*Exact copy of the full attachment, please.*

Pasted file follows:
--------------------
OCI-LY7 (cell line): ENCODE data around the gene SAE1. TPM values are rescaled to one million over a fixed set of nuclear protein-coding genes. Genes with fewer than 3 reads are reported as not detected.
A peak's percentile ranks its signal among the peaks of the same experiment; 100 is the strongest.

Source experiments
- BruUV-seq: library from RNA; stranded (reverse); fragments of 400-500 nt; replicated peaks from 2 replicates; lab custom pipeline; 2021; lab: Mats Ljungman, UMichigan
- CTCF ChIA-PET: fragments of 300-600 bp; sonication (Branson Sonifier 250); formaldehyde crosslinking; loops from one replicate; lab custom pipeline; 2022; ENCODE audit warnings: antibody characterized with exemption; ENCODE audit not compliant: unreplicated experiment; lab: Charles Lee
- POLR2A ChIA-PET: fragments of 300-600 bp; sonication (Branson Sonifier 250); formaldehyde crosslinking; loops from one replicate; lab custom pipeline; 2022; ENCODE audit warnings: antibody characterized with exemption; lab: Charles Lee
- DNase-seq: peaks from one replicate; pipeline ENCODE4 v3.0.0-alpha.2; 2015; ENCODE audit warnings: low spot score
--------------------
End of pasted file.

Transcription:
OCI-LY7 (cell line): ENCODE data around the gene SAE1. TPM values are rescaled to one million over a fixed set of nuclear protein-coding genes. Genes with fewer than 3 reads are reported as not detected.
A peak's percentile ranks its signal among the peaks of the same experiment; 100 is the strongest.

Source experiments
- BruUV-seq: library from RNA; stranded (reverse); fragments of 400-500 nt; replicated peaks from 2 replicates; lab custom pipeline; 2021; lab: Mats Ljungman, UMichigan
- CTCF ChIA-PET: fragments of 300-600 bp; sonication (Branson Sonifier 250); formaldehyde crosslinking; loops from one replicate; lab custom pipeline; 2022; ENCODE audit warnings: antibody characterized with exemption; ENCODE audit not compliant: unreplicated experiment; lab: Charles Lee
- POLR2A ChIA-PET: fragments of 300-600 bp; sonication (Branson Sonifier 250); formaldehyde crosslinking; loops from one replicate; lab custom pipeline; 2022; ENCODE audit warnings: antibody characterized with exemption; lab: Charles Lee
- DNase-seq: peaks from one replicate; pipeline ENCODE4 v3.0.0-alpha.2; 2015; ENCODE audit warnings: low spot score